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Van Devanter, Willis (1859–1941)


Colleagues and contemporary observers agreed that Willis Van Devanter was enormously influential during his twenty-six years on the Supreme Court. Chief Justice william howard taft, who as President appointed him in 1911, described his Wyoming associate as "my mainstay," "the most valuable man in our court," and the Justice who had "more influence" than any other. Justice louis d. brandeis, Van Devanter's ideological antipode, praised him as a "master of formulas that decided cases without creating precedents." Harvard's Professor felix frankfurter aptly dubbed him Taft's "Lord Chancellor."

Van Devanter's backstage prominence contrasted vividly with his well-known "pen paralysis." He rarely spoke for the Court in major constitutional cases. During his tenure, Van Devanter averaged only fourteen written opinions each year; during the 1930s he averaged only three a year.

Van Devanter came to the Court after a career in Wyoming law and politics, followed by five years in the Interior Department. President theodore roosevelt appointed him to the Eighth Circuit Court of Appeals in 1903; eight years later, President Taft elevated him to the Supreme Court. Taft, himself a former circuit judge, prized judicial experience as a criterion for appointment to the Supreme Court.

Although Van Devanter was one of the conservative "Four Horsemen" of the new deal era, two of his earlier opinions aligned him with the "liberal nationalistic" wing of the Court. In the second of the employers ' liability cases (1913) he upheld a federal statute holding railroads liable for injuries suffered by workers engaged in interstate commerce. He boldly generalized about the sweep of the commerce clause, describing the commerce power as "complete in itself," but he added that it did not extend to matters that had no "real or substantial relation to some part of such commerce." The previous year, in Southern Railway Co. v. United States (1911), he had written for the Court to sustain federal railroad safety legislation in a case involving an intrastate railroad which carried goods that had passed through interstate commerce. Again, Van Devanter found the commerce power plenary and operative if an intrastate matter affected interstate commerce. The decision anticipated Justice charles evans hughes's consideration of intrastate effects on the commerce power in the Shreveport Case (Houston, East and West Texas Railroad Company v. United States, 1914), an opinion Van Devanter supported; yet, in the 1930s he consistently rejected similar arguments to expand the scope of federal economic regulation.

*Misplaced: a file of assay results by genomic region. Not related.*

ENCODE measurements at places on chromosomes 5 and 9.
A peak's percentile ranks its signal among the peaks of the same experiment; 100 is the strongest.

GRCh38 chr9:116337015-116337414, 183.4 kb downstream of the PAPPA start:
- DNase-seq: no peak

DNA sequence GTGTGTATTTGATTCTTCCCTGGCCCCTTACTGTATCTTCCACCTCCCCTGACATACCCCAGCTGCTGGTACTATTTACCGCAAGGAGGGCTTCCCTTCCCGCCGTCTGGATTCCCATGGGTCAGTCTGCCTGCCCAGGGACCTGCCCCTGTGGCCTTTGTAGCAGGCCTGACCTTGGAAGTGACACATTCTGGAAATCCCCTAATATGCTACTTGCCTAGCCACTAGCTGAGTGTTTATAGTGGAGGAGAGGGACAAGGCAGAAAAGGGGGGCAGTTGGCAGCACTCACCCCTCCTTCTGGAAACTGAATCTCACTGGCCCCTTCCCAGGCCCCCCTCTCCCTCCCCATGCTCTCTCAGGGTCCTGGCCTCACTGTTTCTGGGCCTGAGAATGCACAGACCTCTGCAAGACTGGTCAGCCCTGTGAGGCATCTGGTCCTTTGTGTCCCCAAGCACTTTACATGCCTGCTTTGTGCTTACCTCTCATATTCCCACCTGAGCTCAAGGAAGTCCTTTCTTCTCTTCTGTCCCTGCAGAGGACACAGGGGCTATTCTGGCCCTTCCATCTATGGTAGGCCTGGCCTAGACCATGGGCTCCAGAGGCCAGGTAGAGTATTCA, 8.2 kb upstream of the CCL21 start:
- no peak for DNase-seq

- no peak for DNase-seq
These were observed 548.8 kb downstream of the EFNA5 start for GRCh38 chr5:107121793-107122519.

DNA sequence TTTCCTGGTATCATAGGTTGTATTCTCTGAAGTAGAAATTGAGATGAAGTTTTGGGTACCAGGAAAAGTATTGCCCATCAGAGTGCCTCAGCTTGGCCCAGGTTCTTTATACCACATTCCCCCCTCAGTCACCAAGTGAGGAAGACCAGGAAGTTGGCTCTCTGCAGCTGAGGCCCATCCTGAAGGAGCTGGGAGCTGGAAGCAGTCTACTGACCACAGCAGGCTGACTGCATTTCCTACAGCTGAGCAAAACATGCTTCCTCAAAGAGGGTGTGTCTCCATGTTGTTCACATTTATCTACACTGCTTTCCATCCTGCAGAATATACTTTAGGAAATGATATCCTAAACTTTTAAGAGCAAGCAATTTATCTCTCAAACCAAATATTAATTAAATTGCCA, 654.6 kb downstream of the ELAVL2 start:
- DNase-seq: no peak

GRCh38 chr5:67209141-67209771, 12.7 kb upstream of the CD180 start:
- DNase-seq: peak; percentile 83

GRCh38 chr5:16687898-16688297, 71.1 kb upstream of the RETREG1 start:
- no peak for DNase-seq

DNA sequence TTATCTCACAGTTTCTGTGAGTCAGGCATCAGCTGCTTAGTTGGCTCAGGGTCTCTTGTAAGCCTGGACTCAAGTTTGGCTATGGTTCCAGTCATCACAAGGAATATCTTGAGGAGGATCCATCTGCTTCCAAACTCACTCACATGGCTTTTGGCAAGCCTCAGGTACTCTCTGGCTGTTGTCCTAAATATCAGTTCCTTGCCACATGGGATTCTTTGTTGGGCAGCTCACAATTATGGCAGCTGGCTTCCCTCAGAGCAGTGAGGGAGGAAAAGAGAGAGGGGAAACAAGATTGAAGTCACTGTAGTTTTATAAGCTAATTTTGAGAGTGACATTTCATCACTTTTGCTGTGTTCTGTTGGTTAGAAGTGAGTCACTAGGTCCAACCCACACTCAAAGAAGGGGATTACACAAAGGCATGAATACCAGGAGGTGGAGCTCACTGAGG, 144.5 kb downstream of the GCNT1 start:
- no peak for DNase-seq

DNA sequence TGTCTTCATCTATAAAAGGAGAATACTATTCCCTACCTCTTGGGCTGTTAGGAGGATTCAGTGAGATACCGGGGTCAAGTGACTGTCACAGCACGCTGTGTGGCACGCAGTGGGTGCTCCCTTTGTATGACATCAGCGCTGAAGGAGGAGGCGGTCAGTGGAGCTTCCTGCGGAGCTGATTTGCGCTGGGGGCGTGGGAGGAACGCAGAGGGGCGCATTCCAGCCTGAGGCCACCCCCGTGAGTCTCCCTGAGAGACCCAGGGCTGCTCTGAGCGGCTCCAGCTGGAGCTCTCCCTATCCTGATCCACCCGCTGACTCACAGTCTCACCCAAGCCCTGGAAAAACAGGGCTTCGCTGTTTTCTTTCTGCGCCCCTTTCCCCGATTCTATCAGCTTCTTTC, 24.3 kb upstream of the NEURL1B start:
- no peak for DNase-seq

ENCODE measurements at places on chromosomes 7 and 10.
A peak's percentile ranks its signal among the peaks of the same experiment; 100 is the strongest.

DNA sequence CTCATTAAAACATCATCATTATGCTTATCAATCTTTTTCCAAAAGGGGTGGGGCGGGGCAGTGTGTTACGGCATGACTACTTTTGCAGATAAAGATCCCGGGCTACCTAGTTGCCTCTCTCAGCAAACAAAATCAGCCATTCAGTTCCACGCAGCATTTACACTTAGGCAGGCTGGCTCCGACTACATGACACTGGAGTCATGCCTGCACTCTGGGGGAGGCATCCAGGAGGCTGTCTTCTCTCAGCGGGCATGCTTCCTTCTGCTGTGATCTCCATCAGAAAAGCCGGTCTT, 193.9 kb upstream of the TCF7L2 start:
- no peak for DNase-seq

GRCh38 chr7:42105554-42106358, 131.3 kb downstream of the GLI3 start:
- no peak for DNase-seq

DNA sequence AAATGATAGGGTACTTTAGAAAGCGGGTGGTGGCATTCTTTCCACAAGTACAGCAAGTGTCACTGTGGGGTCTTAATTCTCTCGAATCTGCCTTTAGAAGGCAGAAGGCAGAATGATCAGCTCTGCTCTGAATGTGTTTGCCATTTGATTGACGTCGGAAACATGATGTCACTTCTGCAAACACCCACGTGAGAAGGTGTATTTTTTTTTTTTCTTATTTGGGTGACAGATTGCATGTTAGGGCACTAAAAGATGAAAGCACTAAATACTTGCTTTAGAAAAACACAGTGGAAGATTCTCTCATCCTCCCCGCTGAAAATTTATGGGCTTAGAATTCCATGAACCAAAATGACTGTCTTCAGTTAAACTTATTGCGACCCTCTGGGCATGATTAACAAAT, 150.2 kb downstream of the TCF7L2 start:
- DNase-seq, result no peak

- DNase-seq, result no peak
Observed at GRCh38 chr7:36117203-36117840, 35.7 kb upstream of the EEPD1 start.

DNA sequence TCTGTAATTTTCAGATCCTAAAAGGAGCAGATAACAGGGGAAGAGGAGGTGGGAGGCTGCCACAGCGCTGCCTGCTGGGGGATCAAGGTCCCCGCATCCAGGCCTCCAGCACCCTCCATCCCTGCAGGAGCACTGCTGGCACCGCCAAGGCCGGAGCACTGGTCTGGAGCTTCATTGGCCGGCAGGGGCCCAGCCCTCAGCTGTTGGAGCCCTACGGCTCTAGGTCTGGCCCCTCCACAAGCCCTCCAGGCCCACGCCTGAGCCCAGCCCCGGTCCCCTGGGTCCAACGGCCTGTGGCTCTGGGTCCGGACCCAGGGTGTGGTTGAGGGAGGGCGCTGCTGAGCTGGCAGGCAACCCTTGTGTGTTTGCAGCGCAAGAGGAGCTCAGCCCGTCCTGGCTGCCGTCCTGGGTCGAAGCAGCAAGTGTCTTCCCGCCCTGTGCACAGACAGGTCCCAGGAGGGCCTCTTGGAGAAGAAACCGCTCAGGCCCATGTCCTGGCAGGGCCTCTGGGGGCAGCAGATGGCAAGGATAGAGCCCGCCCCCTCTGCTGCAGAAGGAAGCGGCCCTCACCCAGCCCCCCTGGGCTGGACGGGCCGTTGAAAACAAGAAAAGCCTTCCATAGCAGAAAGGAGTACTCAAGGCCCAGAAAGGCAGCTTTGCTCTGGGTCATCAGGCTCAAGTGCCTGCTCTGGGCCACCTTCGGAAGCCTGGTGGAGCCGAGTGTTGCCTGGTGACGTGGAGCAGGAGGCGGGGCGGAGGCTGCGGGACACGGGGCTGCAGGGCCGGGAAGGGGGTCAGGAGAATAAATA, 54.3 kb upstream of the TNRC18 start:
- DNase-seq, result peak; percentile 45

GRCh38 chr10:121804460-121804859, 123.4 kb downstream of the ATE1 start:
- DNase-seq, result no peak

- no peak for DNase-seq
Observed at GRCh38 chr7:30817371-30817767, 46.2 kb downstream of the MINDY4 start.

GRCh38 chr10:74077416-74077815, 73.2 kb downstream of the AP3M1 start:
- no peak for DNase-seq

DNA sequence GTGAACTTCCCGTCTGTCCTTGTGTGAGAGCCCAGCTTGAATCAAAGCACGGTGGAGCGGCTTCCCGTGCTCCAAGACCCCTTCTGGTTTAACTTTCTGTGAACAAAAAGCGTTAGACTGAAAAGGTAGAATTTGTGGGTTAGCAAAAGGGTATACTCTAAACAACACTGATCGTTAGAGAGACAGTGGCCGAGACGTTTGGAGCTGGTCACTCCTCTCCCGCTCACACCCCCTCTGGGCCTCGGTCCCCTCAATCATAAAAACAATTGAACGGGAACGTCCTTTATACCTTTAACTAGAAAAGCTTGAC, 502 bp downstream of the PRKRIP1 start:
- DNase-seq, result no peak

Van Devanter's most important and enduring contribution to constitutional law came with his opinion broadly approving Congress's investigative powers. In McGrain v. Daugherty (1927) the plaintiffs had challenged a Senate committee's investigation of Harding administration scandals. Van Devanter recognized that historically "the power of inquiry—with process to enforce it—is an essential and appropriate auxiliary to the legislative function"; that the power might be abused, he added, was no argument against its existence.

Van Devanter usually supported governmental repression of political dissent in the world war i era. In the early 1930s, however, he deviated from his ideological allies as he joined the majority in invalidating a section of California's criminal anarchy law in stromberg v. california (1931). He also supported Justice george h. sutherland's pathbreaking opinion on Sixth Amendment rights in powell v. alabama (1932). But a few years later, when the Court reverted to the clear and present danger doctrine for first amendment cases, Van Devanter led the "Four Horsemen" in dissent. In herndon v. lowry (1937), which involved a black communist who had been convicted under Georgia state law, Van Devanter thought that Herndon's appeal to blacks was especially dangerous; Van Devanter's dissent reflected the suppressive bad tendency test and racist rhetoric, as well.

During the constitutional struggles over the New Deal, Van Devanter opposed the administration in every case except ashwander v. tennessee valley authority (1936). Even when his conservative colleagues resurrected the restrictive doctrines of united states v. e. c. knight company

(1895), a decision which he had circumvented in some of his early opinions, Van Devanter steadfastly opposed the expansion of national regulatory power. But he never spoke for that viewpoint, either in the majority or in dissent. Fittingly, however, he played a key role in what may have been franklin d. roosevelt ' s most significant political defeat. During the consideration of Roosevelt's court-packing proposal in April 1937, Van Devanter announced his intention to take advantage of a new law allowing Justices to retire at full pay. The impending vacancy offered promise of a shift in the Court's ideological stance, and made the President's plan unnecessary for many administrative supporters. After his retirement from the Supreme Court, Van Devanter apparently was the first retired Justice who served regularly as a reserve judge.

Stanley I. Kutler


Paschal, Joel F. 1951 Mr. Justice Sutherland: A Man Against the State. Princeton, N.J.: Princeton University Press.

Pringle, Henry F. 1939 The Life and Times of William Howard Taft. New York: Farrar & Rinehart.

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